Wednesday, 21 October 2015

Helping scientists to find a cure for MND

My name is Sarah and I'm a member of the Sheffield Motor Neurone Disorders Research Advisory Group (SMND RAG) hosted by The Sheffield Institute for Translational Neuroscience (SITraN)

My lovely Dad had MND and died in 2011, not long after I joined the group. My Mum and Dad lived with my family for the last year of Dad's life. My husband and I were able to help Mum with Dad's care, we were able to give Dad the love and care he had shown all of us. 

Sarah and her dad who had MND and died in 2011
I felt frustrated there was no real treatment for MND apart from rilozule which can only extend life slightly. While googling research into MND, I came across a write up about the SMND RAG on the MND Association website. I applied to join and honestly didn't think I'd be accepted, I don't have a science or medical background.  

Before I officially joined I was given a tour of SITraN by Emily, a group member and scientist who also lost her Dad to MND. Talking to Emily and seeing the fantastic facilities at SITraN gave me hope for new treatments and eventually a cure for MND. The group particularly needed people with MND and people who had cared for someone with MND to advise on research projects from a patient/carer perspective. 

I went home and told my Dad I was joining the group, MND had taken his voice but he put his thumb up to me in support. I told him that one day I could play a tiny part in helping the scientists find a cure for MND. 

As a member of the SMND RAG I get to meet other carers, people who have MND and professionals who have worked with people with MND. 

Sarah (right) and other member of the Sheffield MND RAG at SITraN
We meet every three months in person and have email contact in between. We review patient information leaflets and make sure the latest research is included. Scientist give us lay summaries of their research to make sure they are easy to understand without a science background. We give advice on how easy or hard it is for a person with MND to take part in a particular trial and look for ways to make it as easy as possible. My favourite part is when the SITraN scientists talk to the group about their latest research, they're so passionate about finding a treatment for MND.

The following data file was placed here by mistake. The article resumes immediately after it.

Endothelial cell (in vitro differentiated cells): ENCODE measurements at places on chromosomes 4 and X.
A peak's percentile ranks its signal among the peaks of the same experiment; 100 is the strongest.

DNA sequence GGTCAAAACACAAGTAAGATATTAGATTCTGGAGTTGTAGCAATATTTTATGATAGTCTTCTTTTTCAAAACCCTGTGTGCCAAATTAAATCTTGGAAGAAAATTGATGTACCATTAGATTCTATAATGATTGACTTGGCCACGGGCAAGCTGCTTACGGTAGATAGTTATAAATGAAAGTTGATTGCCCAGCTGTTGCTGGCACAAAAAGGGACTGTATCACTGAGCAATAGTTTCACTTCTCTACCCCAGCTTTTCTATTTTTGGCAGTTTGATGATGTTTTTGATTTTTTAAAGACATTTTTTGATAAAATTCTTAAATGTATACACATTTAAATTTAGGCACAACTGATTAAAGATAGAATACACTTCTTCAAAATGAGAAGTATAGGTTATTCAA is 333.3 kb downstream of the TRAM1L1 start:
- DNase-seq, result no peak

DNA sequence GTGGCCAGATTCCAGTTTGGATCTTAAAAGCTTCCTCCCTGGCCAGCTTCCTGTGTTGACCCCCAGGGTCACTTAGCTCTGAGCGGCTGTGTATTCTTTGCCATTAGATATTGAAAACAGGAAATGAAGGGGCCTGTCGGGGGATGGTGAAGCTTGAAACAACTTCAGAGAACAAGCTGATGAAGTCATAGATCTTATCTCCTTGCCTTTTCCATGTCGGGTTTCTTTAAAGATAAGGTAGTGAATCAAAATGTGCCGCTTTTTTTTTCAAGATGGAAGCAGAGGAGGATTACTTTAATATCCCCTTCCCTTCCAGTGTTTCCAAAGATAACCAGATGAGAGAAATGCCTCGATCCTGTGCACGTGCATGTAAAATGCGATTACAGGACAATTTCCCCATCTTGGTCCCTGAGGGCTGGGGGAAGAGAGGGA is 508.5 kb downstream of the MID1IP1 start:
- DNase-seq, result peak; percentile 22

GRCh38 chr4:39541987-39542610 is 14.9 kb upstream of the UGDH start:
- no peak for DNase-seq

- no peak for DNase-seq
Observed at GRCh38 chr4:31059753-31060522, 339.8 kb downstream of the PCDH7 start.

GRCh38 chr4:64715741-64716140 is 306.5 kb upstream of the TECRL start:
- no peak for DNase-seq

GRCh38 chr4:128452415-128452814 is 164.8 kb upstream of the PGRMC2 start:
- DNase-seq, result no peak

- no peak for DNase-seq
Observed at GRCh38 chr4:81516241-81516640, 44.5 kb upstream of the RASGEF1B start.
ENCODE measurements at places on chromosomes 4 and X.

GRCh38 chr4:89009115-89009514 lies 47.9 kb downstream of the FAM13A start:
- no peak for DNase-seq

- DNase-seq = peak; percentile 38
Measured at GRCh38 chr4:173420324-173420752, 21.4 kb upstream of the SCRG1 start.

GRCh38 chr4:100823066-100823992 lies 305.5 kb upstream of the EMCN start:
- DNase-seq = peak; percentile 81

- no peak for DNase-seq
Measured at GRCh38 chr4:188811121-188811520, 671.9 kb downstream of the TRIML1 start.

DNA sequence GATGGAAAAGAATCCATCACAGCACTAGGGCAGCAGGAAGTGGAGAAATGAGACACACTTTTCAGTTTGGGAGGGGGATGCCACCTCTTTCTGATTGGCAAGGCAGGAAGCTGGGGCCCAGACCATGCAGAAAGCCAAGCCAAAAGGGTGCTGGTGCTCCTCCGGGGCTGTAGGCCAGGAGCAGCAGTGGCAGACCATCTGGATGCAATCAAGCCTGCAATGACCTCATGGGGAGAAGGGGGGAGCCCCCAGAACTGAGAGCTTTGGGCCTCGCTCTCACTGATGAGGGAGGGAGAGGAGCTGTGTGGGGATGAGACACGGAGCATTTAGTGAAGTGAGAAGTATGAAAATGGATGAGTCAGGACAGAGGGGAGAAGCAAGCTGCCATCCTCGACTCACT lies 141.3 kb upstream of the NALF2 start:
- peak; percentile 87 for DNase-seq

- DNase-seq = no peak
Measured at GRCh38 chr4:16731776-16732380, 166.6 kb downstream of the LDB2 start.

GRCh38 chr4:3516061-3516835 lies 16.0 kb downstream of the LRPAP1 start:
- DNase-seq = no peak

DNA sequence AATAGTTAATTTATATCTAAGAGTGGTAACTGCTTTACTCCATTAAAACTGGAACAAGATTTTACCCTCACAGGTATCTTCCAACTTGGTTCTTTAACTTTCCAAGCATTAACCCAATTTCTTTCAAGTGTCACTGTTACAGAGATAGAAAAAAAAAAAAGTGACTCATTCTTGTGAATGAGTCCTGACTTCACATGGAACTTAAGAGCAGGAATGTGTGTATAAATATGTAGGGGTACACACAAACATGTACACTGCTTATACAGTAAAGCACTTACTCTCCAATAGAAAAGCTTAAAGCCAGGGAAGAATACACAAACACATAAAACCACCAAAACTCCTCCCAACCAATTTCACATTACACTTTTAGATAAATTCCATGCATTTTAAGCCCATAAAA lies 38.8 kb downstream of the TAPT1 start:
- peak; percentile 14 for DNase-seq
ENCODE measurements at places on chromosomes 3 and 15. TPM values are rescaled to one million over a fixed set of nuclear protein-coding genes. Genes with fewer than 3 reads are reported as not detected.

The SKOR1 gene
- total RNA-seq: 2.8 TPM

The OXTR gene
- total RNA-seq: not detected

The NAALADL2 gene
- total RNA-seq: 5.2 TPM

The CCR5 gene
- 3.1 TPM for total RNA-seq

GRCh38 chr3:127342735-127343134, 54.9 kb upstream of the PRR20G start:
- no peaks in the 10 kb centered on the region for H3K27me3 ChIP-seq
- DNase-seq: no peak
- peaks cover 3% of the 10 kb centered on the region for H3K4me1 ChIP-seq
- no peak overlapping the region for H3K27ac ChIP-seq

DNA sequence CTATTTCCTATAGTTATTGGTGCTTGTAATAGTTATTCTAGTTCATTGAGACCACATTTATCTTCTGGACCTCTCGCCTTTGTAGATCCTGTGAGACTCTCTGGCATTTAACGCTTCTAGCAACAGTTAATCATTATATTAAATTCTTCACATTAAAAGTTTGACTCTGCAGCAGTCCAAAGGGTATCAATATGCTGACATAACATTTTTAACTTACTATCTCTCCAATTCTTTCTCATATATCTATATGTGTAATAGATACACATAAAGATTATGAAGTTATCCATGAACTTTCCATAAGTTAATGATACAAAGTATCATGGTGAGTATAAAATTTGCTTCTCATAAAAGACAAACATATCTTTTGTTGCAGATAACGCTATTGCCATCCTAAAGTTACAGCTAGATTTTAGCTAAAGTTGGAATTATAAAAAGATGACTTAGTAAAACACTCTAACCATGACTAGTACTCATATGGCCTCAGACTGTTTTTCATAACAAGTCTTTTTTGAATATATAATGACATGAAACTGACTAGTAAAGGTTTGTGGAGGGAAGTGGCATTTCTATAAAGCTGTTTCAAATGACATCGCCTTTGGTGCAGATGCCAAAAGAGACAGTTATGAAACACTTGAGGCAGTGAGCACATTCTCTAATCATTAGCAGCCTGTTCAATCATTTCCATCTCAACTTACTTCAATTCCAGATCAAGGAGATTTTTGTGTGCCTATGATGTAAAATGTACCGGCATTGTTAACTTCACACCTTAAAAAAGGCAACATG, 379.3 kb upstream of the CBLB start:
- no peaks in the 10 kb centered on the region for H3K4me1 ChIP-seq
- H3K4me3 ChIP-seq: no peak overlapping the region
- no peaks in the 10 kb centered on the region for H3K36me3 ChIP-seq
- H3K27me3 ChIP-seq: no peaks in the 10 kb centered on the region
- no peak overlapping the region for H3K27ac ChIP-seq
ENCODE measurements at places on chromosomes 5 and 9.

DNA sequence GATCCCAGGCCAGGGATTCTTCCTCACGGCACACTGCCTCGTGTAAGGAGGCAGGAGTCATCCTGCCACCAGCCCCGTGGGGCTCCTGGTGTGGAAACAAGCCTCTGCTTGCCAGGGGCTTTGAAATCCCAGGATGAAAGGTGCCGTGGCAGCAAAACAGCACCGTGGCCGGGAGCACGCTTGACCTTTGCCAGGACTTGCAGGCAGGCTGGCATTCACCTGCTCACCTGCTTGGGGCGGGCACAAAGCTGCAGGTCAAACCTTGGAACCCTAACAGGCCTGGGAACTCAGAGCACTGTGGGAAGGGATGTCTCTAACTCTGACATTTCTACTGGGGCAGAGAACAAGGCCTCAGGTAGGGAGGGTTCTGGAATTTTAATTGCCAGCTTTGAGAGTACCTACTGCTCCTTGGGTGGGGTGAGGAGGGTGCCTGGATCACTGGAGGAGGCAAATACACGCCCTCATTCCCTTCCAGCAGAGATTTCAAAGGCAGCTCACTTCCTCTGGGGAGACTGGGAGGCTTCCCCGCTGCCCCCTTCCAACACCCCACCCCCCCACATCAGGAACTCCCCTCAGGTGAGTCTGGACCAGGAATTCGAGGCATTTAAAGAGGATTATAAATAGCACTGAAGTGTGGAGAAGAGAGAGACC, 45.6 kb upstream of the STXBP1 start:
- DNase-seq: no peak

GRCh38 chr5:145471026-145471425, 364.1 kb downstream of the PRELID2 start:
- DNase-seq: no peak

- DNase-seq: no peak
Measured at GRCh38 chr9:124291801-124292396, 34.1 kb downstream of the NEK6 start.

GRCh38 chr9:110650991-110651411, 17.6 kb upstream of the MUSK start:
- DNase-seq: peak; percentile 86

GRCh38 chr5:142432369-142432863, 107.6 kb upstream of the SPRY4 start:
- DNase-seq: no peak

The group at work

The group are a friendly bunch and I was made so welcome from the beginning. We always have time for a catch up over lunch, with cake!  

I feel proud to be part of such an amazing team and I know my Dad would be very proud of me too.   

By Sarah Wyatt

Sarah is a Photographer based in Derbyshire.
You can follow her on Twitter @S4R4H999.

More information on research at SITraN and the Sheffield Motor Neurone Disorders Research Advisory Group can be found on the SMND RAG website or in the latest SITraN newsletter.

The group always welcomes new members, so if you would like to find out more please email:


SITraN also hosts research advisory groups on dementia and Parkinson's.
For more information and to get involved please contact

Wednesday, 7 October 2015

Understanding energy generation, the holy grail of aging research in motor neurone disease

As a scientist working on MND I often get asked to describe what a typical day at work is like. Now the great thing about a career in science (if you are lucky like me!) is that every day tends to be different, it certainly is not your typical 9 to 5 office job (no offense to those who have typical 9-5 office jobs). 

But today was especially unique as I found out that my translational neuroscience MSc student, Laura Francis, came top of her class and was awarded both a distinction and the Johnathan Stone Prize. I was really pleased for her as she worked really hard, generated some interesting data and more importantly did not complain when I turned the volume up on the radio when Oasis came on. I had a slightly depressing moment though when I realised that Laura was born the year before I took my GSCE exams, in 1993.